When I was in Kuwait, I had an iPhone 4 and I got an Otter Box case which fit perfectly and protected it well. But this Sonim 5300 is a damn "tank" of a phone! I'll enjoy it for as long as I can until I have to get a smart phone. The only reasons I had an iPhone in Kuwait was that they were decently priced and I could listen to my iTunes on it. That and text messaging with my co-workers. Didn't use it for anything else and well, it's a little hard for me to learn to use all the apps that everyone said I "must" have (I'm a little dyslexic). BTW, the iPhones in Kuwait were all on the GSM network and I think, but I'm not sure, they were all sold "unlocked". Don't remember about that.



The Lockheed Super Constellation, the REAL Queen of the Skies!
User currently offlinesrbmod From , joined Dec 1969, posts, RR:
Reply 5, posted (1 year 11 months 1 week 2 days 22 hours ago) and read 2702 times:

Quoting DocLightning (Reply 2):
Well, it's hard to send a telegraph these days, so I guess we shouldn't be surprised that 2G is getting shut down eventually. I'm surprised it's five years off yet.

That just means that eventually areas in which the coverage is currently the newer 2G standards will be upgraded to 3G/4G standards. If you have a device that is 2G/3G and will be still be using it when such a switchover occurs, it just means you will get 3G service only.



Quoting EricR (Reply 3):
After the sites are converted, then starts the long process of migrating customers with old 2G handsets to new 3G or LTE devices. The company hopes most customers convert to newer handsets on their own. For many of the existing 2G customers, this will naturally place as old handsets breakdown from daily usage of the device.

Precisely. While there will be those who never saw any reason to upgrade their devices because they still worked and the newer devices didn't interest them, most folks change their phones every few years (or sooner if they change cell providers at the end of a contract).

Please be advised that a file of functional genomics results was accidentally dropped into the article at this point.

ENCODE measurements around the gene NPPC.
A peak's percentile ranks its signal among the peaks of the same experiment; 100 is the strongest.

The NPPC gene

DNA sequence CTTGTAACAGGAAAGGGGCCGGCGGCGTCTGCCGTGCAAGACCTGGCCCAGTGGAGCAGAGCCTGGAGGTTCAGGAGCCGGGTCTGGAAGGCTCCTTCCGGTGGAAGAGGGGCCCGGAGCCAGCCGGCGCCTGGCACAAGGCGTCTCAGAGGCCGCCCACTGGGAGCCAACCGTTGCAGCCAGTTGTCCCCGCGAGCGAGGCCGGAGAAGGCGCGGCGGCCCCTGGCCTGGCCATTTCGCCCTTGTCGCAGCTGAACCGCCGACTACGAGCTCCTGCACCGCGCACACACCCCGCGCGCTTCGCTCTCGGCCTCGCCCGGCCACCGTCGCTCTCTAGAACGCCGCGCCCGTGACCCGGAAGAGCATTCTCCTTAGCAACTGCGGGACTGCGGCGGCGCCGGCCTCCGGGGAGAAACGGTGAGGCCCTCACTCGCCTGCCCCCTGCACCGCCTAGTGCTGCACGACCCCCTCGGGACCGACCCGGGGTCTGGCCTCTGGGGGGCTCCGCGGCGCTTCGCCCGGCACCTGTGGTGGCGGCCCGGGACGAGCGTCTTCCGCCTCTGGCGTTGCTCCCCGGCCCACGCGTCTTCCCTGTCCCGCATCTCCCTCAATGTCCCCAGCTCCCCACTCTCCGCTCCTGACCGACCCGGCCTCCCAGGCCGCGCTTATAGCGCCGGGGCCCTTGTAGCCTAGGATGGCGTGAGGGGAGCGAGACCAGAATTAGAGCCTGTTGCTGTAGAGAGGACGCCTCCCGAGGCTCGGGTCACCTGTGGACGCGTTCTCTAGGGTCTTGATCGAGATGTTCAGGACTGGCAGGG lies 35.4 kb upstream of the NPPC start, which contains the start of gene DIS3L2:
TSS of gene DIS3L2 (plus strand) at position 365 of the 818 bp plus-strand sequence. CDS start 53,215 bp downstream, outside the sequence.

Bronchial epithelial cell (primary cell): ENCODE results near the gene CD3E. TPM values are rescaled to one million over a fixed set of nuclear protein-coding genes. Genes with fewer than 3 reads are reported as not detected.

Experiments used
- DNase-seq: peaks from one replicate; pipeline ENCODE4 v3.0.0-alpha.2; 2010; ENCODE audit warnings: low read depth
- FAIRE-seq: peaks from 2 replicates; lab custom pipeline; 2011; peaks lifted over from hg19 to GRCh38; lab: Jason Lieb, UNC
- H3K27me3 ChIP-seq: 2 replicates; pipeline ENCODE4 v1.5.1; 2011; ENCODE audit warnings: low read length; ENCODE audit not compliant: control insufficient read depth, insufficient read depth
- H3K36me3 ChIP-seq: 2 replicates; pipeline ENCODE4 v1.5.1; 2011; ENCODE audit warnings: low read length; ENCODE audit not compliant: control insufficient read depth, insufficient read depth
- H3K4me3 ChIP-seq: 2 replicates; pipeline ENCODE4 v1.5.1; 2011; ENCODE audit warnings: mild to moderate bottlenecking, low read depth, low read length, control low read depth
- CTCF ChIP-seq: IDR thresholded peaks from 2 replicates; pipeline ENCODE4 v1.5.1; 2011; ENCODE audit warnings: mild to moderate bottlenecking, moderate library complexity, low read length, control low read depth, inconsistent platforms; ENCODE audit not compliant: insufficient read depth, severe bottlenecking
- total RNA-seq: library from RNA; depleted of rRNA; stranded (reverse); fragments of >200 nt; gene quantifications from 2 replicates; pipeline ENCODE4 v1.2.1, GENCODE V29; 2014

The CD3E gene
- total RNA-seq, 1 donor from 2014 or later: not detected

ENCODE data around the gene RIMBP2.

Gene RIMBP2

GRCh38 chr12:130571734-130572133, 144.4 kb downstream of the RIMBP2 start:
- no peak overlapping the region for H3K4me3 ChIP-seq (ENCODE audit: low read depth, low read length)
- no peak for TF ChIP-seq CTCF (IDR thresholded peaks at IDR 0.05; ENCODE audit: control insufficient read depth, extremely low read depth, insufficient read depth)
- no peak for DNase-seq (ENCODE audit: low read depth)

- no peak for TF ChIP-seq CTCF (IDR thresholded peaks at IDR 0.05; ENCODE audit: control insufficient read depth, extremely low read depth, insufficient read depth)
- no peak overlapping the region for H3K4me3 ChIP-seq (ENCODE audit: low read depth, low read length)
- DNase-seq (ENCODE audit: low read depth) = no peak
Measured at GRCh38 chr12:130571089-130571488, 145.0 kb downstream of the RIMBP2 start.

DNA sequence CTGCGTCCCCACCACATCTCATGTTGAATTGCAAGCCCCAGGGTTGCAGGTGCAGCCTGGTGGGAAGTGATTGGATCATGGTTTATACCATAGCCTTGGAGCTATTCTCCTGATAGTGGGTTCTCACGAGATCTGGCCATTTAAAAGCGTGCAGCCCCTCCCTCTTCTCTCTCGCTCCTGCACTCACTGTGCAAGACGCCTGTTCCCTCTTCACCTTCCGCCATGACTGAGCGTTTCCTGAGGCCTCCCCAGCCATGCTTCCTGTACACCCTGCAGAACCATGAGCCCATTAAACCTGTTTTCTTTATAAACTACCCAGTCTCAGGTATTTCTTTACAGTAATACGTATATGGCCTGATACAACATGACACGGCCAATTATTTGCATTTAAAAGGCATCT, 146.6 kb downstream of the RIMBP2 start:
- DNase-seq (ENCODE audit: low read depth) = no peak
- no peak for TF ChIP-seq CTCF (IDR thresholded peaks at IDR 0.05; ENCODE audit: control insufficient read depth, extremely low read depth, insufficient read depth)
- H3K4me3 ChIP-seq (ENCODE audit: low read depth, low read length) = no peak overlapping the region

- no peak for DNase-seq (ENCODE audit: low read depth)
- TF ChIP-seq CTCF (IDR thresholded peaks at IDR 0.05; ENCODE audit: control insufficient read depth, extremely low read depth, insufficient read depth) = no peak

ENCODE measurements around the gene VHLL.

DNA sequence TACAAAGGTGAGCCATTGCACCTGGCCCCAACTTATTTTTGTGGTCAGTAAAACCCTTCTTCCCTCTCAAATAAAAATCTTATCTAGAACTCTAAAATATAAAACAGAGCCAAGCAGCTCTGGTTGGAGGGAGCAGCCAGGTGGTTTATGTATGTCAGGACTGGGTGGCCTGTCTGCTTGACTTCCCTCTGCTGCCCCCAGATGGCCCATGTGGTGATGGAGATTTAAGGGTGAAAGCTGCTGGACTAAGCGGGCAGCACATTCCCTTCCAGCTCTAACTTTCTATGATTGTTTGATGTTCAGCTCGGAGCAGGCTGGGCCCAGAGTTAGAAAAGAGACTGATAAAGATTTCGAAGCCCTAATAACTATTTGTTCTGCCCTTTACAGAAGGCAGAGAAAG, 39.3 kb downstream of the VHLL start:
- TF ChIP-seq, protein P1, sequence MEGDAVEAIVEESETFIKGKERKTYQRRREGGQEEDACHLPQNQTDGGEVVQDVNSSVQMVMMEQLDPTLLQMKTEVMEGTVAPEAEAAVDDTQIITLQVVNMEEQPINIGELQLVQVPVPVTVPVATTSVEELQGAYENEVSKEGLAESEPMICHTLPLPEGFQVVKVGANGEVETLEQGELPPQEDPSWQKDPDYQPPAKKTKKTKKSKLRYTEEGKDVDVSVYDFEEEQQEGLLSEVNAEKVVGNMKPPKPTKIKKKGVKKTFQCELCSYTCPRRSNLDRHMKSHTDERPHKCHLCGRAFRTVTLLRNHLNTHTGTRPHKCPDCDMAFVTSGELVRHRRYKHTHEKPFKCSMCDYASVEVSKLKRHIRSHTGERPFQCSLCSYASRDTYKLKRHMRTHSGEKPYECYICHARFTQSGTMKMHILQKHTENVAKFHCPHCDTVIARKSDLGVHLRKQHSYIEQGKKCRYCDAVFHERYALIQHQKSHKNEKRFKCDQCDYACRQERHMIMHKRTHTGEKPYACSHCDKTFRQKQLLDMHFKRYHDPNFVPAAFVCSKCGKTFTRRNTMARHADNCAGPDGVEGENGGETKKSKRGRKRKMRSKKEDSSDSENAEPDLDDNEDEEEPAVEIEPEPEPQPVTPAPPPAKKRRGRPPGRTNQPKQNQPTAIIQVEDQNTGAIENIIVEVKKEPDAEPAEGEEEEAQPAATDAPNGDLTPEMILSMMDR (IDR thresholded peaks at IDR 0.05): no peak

Now the question is, does this result in other carriers like T-Mobile who also use the GSM/GPRS/EDGE standards announcing a phase out date for 2G as well? Could there be a consensus decision amongst GSM/GPRS/EDGE carrier to phase the standard out in the US at the same time?

2017 is a long way off and considering how fast technology advances, 3G and even 4G could be old tech by then.


User currently onlineRevelation From United States of America, joined Feb 2005, 12267 posts, RR: 25
Reply 6, posted (1 year 11 months 1 week 2 days 21 hours ago) and read 2689 times:

Quoting EricR (Reply 3):
First of all, you have to make sure all the sites are converted to 3G/LTE technology. For the most part, each site can be converted quickly with very little issues. However, if expansion of the site is required, the zoning process can take time.

It sounds like you are saying they have to maintain the 2G while adding 3G/4G so it'd seem that it'd take extra room, no?

In my part of the US, the Verizon/Comcast spectrum deal is a watershed event. In effect, Verizon is giving Comcast the wired broadband and cable market in exchanged for wireless spectrum, much to the detriment of consumers.



Inspiration, move me brightly!
User currently offlineEricR From United States of America, joined Jul 2010, 1900 posts, RR: 1
Reply 7, posted (1 year 11 months 1 week 2 days 20 hours ago) and read 2664 times:

Quoting srbmod (Reply 5):
Now the question is, does this result in other carriers like T-Mobile who also use the GSM/GPRS/EDGE standards announcing a phase out date for 2G as well? Could there be a consensus decision amongst GSM/GPRS/EDGE carrier to phase the standard out in the US at the same time?


Interesting question especially since AT&T and T-Mobile are roaming partners due to their similar GSM technologies. T-Mobile would either need to follow suit or risk that some of their 2G users may not have roaming coverage in 5 years when AT&T shuts off their 2G network.

Quoting Revelation (Reply 6):
It sounds like you are saying they have to maintain the 2G while adding 3G/4G so it'd seem that it'd take extra room, no?


No. It will not take up any more room. It is an allocation process. A wireless carrier has X amount of spectrum in each market. The amount of spectrum will not change during this process (assuming no additional spectrum is purchased or swapped). What will change is the allocation of that spectrum. Today Y% is on 2G. In 5 years, 0% of the spectrum will be on 2G.


User currently onlineRevelation From United States of America, joined Feb 2005, 12267 posts, RR: 25
Reply 8, posted (1 year 11 months 1 week 2 days 20 hours ago) and read 2661 times:

Quoting EricR (Reply 7):
No. It will not take up any more room. It is an allocation process. A wireless carrier has X amount of spectrum in each market. The amount of spectrum will not change during this process (assuming no additional spectrum is purchased or swapped). What will change is the allocation of that spectrum. Today Y% is on 2G. In 5 years, 0% of the spectrum will be on 2G.

Thanks for the answer, but I was thinking about the need for more room physically for extra equipment, antennas, etc.



Inspiration, move me brightly!